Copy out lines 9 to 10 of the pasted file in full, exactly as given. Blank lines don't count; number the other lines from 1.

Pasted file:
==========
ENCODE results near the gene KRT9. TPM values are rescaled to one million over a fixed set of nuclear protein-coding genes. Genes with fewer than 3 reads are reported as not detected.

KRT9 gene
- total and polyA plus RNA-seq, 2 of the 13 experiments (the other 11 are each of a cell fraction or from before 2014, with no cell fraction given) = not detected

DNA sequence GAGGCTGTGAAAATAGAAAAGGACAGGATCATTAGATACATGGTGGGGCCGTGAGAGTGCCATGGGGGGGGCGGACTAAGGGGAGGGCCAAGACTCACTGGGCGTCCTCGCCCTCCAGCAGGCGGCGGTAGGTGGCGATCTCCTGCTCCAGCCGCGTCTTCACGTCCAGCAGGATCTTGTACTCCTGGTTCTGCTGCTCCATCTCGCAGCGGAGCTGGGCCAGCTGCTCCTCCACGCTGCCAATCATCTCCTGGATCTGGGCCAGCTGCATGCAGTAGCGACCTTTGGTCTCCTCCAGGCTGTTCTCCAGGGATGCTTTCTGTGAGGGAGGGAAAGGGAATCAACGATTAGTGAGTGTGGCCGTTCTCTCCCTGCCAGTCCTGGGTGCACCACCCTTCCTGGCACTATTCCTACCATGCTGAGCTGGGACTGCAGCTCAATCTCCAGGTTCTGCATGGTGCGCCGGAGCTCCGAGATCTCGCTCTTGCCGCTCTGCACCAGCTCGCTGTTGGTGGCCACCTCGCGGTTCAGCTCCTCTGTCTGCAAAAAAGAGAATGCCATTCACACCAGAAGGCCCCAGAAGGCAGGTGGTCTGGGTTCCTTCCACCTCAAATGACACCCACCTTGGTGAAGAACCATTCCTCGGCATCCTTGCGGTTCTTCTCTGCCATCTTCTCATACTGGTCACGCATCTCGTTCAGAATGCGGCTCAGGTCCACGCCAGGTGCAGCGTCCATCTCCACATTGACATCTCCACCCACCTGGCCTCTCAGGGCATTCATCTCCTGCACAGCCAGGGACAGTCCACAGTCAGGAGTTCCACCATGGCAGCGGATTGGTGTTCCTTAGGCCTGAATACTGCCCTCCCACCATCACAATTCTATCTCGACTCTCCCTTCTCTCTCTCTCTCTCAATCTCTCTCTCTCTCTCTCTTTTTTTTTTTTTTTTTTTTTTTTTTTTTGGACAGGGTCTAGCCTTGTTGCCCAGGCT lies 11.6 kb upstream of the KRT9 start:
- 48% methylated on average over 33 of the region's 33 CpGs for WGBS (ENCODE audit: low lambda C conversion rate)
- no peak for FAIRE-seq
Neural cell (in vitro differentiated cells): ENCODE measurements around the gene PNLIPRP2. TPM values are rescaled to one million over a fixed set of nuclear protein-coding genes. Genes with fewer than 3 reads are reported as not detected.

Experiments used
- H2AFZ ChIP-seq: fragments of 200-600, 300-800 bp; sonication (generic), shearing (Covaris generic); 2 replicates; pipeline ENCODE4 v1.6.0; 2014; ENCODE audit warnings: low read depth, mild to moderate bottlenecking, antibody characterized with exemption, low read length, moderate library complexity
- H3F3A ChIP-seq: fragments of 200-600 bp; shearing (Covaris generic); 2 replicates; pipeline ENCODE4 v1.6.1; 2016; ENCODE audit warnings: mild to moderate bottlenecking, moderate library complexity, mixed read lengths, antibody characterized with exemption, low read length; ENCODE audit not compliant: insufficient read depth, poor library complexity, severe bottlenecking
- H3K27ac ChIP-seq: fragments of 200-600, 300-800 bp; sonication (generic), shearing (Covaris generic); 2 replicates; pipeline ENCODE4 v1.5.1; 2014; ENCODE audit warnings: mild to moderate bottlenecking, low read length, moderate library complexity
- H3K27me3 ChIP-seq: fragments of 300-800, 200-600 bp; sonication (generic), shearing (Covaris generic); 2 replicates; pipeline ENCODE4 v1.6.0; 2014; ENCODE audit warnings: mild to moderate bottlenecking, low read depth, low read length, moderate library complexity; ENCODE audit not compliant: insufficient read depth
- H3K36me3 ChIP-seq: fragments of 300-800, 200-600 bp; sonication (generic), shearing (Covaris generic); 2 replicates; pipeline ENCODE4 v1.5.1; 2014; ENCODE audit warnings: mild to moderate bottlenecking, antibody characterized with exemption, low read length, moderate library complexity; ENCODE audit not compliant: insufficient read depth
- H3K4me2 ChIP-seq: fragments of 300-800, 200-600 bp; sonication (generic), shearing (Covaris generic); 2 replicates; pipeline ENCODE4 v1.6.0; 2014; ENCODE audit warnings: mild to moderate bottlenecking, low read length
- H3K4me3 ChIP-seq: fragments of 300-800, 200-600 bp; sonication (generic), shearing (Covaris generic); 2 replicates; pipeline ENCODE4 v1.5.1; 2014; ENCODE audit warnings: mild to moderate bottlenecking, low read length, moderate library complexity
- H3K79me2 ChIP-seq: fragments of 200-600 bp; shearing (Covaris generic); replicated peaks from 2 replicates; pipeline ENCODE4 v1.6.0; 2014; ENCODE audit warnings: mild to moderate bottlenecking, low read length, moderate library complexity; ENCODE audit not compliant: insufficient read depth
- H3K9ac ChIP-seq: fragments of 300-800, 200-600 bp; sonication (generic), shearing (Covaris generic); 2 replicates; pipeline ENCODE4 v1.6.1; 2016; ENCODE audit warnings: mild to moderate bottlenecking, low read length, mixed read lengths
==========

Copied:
- H2AFZ ChIP-seq: fragments of 200-600, 300-800 bp; sonication (generic), shearing (Covaris generic); 2 replicates; pipeline ENCODE4 v1.6.0; 2014; ENCODE audit warnings: low read depth, mild to moderate bottlenecking, antibody characterized with exemption, low read length, moderate library complexity
- H3F3A ChIP-seq: fragments of 200-600 bp; shearing (Covaris generic); 2 replicates; pipeline ENCODE4 v1.6.1; 2016; ENCODE audit warnings: mild to moderate bottlenecking, moderate library complexity, mixed read lengths, antibody characterized with exemption, low read length; ENCODE audit not compliant: insufficient read depth, poor library complexity, severe bottlenecking